Czech lawmakers axe RE support
The Czech Republic’s lower house of Parliament has voted to end support for new renewables projects and to extend a tax on existing PV installations from the start of next year, in the latest effort to curb subsidies and reduce rising power prices.
The proposal – which has yet to be approved by the Senate and signed off by President Milos Zeman – will not affect, wind, solar, hydro and biomass operations that receive construction permits this year and are completed before the end of 2014.
In 2010, the government imposed a 26% tax on solar plants to curb a boom. This tax was slated to expire at the end of this year, but will now remain in force, albeit as a lower rate of 10%.
The new law will also require renewable companies to reveal their ownership to obtain support. The amendment was designed to clamp down on abuse of the subsidies by firms with unidentified owners, following claims that politicians have also benefited.
The Czech Republic added just 113MW of new PV capacity last year, although it has more than 2GW in place, according to the European Photovoltaic Industry Association.
The country had 260MW of wind power in place by the end of 2012, according to the European Wind Energy Association.
Subsidies have helped the Czech Republic become one of Europe's biggest solar nations but have also ratcheted up electricity prices for consumers and businesses.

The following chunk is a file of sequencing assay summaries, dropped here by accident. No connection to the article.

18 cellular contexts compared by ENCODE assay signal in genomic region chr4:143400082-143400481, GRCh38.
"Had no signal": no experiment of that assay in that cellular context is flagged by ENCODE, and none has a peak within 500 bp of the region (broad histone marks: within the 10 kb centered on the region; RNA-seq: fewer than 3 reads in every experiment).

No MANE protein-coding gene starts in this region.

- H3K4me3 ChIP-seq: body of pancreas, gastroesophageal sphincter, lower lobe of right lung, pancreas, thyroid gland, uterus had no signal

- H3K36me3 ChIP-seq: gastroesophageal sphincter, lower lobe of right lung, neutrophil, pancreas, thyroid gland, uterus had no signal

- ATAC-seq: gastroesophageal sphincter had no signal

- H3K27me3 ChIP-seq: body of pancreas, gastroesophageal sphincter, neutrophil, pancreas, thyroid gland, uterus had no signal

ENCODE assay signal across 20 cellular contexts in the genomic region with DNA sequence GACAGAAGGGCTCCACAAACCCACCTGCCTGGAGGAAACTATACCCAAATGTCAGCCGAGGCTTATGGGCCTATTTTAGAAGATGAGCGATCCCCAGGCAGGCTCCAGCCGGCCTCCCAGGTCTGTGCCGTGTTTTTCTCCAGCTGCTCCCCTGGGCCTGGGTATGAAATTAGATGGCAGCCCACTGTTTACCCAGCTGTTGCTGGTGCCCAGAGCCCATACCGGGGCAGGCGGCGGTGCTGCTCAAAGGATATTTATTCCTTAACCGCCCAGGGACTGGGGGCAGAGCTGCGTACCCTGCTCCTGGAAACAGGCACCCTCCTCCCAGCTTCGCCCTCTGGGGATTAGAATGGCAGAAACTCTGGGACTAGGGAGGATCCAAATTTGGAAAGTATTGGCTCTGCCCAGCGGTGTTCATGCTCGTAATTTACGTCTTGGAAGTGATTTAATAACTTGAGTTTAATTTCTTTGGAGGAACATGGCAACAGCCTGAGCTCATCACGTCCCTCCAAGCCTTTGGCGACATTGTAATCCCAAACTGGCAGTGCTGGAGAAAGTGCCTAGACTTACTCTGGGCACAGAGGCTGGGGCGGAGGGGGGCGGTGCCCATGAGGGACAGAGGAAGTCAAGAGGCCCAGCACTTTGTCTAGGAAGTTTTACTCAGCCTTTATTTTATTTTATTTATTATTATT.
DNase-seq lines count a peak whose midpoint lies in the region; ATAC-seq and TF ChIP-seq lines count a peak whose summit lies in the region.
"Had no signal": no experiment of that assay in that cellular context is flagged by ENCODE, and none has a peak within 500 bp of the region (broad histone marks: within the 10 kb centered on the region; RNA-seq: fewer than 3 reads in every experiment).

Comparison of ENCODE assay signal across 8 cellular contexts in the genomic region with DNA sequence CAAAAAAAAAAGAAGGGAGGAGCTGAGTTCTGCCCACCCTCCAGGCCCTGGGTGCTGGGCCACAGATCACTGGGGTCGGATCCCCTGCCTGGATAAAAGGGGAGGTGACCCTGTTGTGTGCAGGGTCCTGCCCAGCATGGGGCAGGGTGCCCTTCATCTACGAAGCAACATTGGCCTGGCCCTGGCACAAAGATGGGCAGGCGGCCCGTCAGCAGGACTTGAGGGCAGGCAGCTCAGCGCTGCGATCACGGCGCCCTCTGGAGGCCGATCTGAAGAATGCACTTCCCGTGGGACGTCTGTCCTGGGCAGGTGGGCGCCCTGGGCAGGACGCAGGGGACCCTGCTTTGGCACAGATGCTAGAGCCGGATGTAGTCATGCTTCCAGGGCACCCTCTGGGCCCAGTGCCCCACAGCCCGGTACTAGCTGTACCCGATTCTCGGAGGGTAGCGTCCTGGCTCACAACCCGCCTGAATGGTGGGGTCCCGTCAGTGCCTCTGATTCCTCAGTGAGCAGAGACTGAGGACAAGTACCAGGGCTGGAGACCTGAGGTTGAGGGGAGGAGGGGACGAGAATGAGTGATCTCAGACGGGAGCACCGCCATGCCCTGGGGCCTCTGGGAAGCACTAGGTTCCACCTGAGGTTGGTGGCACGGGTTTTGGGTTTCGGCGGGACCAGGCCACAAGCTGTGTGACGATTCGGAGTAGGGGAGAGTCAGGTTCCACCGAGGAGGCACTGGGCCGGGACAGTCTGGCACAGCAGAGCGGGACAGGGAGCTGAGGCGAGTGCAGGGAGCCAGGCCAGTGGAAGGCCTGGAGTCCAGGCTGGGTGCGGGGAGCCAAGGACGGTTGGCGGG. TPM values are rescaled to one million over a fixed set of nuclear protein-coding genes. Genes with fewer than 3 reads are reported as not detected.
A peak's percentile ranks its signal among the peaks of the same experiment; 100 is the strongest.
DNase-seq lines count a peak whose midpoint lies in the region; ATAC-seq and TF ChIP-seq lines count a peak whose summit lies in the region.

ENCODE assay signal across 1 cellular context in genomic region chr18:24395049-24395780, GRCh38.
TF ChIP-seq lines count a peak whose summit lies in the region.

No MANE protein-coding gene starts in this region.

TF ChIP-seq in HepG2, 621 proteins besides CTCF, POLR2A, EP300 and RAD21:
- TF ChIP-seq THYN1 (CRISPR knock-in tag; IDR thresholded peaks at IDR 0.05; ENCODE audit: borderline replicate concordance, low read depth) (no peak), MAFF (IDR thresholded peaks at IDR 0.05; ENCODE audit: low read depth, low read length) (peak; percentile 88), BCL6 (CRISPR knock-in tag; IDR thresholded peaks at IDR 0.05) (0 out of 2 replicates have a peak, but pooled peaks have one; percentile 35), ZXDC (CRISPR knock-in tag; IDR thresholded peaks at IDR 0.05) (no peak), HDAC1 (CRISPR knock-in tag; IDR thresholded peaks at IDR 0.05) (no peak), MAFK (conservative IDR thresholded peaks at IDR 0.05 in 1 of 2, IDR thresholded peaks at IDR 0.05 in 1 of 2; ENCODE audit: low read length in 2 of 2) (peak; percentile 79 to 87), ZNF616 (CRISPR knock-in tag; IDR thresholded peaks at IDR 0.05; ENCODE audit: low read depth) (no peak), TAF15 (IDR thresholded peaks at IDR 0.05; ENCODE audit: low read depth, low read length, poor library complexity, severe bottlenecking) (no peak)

This year, renewable power plants are expected to get subsidies of around 44 billion crowns ($2.3bn), or roughly 1.1% of this year's estimated gross domestic product, paid partly by consumers and the state budget.
The Czech Photovoltaic Industrial Association (Czepho) has attacked the government’s decision, claiming that it will endanger jobs. The tax extension will push out the payback period for most solar projects to 15 years, according to Czepho.
The move comes at the end of a week in which the interim Prime Minister Jiri Rusnok lost a vote of confidence in the lower house, after only 93 out of 193 MPs present backed the cabinet. Rusnok handed in his resignation after failing to win the vote.
Zeman will call an early election for 25-26 October if parliament votes to dissolve itself next week. Most parties agree on an early election which is expected to see the Social Democrats returned to power for the first time since 2006.
The Social Democrats – who want to prepare for the euro and are more passionate about deeper European integration than their right-wing rivals – won the most votes in the country’s last election in 2010, but could not form a coalition.
However, analysts caution that a change of government is unlikely to reverse the parliament’s decision to end renewables support, saying that at best it is only likely to delay what seems like an inevitable move.